Why CAFS is better than water or
water / foam solution
The fire triangle illustrates the three elements a fire needs to exist: heat, oxygen and fuel. When fire is burning, it is generating heat. When there is no flame, it is dissipating. Plain water only attacks one side of the fire triangle – heat. When water is sprayed onto a fire, it turns to steam which removes a tremendous amount of heat from the fuel and atmosphere.
When foam solution is added to the water, it acts like soap added to water dramatically lowering the surface tension of the water. By lowering the surface tension, a smaller water droplet can be formed which allows these droplets to turn to steam quicker when applied to fire. The smaller the water droplet, the quicker it turns to steam. This also explains the advantage of using a straight stream nozzle to reach into an area and hit an object, bursting the water stream into smaller water droplets allowing them to turn to steam quicker.
CAF (compressed air foam) adds a third element to the water / foam solution mixture – air. When pressurized air is added to the mixture, it creates a very small bubble. The smaller the bubble of the mixture, the more surface area of moisture (skin of the bubble) is available to heat up and turn to steam within the mixture. A bubble will get hot and turn to steam faster than a water droplet, while more efficiently using the moisture of the water to cool the fire and atmosphere. A good CAF looks like shaving cream.
Additionally, because CAF has the consistency of shaving cream it does not run off quickly. It acts like a blanket covering the fuel. This blanket separates the fuel from oxygen and heat. It attacks the heat in the fuel and atmosphere because the blanket is made up of water bubbles steaming off. It stays on the fuel, cooling it quickly below the flashpoint.
CAF attacks all three sides of the triangle at the same time.
It consists of small bubbles which turn to steam quicker than water droplets, cooling the fire faster.
It acts as a blanket over the fuel, separating the fuel from oxygen.
The CAF blanket is made up of water bubbles which stay on the fuel, steaming off to cool the fuel and atmosphere.
It more effectively uses water resources, using bubbles instead of just water droplets, which nearly eliminates runoff and water damage.
If there is an outgassing concern, the CAF acts as a blanket to hold in the harmful fumes or vapors.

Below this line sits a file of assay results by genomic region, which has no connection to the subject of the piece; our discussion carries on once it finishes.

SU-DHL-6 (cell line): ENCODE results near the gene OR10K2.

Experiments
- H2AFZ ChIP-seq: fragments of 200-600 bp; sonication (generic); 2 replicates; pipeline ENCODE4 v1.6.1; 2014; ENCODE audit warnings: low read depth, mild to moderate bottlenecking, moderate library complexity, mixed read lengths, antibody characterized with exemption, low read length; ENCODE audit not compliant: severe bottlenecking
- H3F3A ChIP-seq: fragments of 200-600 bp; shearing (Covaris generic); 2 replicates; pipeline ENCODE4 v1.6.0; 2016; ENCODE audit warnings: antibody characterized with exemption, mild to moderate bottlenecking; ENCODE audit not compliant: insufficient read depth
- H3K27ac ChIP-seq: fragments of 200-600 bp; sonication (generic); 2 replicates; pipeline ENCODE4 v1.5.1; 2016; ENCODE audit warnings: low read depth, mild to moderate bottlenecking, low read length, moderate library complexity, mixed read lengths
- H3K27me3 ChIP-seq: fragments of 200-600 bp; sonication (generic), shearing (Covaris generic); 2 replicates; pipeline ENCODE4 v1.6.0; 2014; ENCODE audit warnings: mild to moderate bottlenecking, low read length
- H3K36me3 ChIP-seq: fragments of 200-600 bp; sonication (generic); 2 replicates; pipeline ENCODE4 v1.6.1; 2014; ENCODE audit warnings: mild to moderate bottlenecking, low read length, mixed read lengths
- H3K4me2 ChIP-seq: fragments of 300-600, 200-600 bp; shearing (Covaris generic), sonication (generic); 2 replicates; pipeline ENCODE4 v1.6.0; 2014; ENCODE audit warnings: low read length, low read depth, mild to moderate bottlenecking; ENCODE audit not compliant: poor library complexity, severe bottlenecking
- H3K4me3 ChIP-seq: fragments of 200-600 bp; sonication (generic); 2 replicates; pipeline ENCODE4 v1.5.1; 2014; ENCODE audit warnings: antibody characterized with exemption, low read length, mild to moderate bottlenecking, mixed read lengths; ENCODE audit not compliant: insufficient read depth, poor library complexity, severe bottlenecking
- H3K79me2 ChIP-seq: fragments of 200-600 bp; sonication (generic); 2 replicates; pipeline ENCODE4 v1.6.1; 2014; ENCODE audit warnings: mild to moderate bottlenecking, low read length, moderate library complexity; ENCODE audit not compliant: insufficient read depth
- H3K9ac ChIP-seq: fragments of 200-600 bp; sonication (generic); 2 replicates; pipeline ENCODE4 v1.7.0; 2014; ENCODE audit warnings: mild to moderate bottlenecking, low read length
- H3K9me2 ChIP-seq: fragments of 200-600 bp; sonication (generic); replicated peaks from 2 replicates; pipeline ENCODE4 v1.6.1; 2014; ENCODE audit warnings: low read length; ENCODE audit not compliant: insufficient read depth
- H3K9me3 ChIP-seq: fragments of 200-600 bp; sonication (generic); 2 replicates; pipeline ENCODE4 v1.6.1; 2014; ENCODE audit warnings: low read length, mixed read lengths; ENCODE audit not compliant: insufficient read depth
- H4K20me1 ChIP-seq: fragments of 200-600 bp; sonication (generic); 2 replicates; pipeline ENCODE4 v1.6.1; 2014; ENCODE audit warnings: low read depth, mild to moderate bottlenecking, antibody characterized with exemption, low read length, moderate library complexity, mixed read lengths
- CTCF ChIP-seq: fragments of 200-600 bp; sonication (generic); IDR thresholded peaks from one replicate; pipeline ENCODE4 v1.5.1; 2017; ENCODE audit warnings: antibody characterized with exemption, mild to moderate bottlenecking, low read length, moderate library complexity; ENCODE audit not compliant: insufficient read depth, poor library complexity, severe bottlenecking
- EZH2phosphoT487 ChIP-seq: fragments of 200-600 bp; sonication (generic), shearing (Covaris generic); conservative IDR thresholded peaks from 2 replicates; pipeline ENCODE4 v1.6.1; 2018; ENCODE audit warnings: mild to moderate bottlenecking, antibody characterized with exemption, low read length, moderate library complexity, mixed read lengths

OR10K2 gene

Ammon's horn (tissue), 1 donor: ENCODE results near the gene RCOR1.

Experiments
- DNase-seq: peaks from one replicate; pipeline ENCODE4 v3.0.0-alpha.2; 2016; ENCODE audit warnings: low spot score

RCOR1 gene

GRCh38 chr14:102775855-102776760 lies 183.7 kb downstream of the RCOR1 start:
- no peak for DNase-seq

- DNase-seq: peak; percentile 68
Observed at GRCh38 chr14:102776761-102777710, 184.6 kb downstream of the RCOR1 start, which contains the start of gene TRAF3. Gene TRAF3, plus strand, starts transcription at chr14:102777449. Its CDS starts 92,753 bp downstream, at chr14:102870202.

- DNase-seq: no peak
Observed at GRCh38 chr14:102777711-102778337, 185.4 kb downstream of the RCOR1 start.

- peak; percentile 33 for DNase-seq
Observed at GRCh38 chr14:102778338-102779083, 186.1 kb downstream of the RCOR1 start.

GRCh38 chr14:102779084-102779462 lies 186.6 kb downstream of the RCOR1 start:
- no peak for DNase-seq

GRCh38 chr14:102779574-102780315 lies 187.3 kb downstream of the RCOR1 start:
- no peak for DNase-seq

An experiment was performed with a superheated room at 1200 degrees Fahrenheit. The amount of water applied to the room was measured and the room had a center drain to measure water runoff. Plain water, water / foam solution and CAF were all tested with the same conditions. The amount of time to cool the room was recorded. The cooling rate results were as follows:
Plain water with a fog nozzle cooled the room at a rate of 4 degrees per second. (The fog nozzle was used to make the water droplets as small as possible)
Water / foam solution with its decreased surface tension cooled the room at a rate of 12 degrees per second.
CAF cooled the room at a rate of 38 degrees per second.
The effective water usage results were as follows:
Plain water used roughly 3% of the water applied to the room.
Water / foam solution used roughly 9% of the water applied to the room.
CAF water usage couldn’t be measured because there wasn’t any runoff out of the room.
To summarize, for every 1000 gallons of plain water sprayed into a room, only about 30 gallons actually get used to cool the fire and atmosphere. For water / foam solution, the actual water usage rises to just 90 gallons. The rapid knockdown and minimal water damage that CAFS (compressed air foam system) provides is far superior to plain water or water / foam solution.
A fire truck with 500 gallons of water and CAFS has more firefighting capability than a fire truck with 5000 gallons of plain water and any size pump in a structure type fire. CAFS has the capability to knockdown fires quicker with minimal water damage than would be possible with plain water or water / foam solution which is very desirable from the standpoint of home and business owners. For instance in an attic fire, the water damage is dramatically minimized as opposed to plain water because there isn’t water and mineral residue draining through all the floors to the lowest level due to minimal CAF runoff. CAFS gives the fire department and the community it’s protecting an incredible safety and tactical advantage over traditional plain water or water / foam solution methods.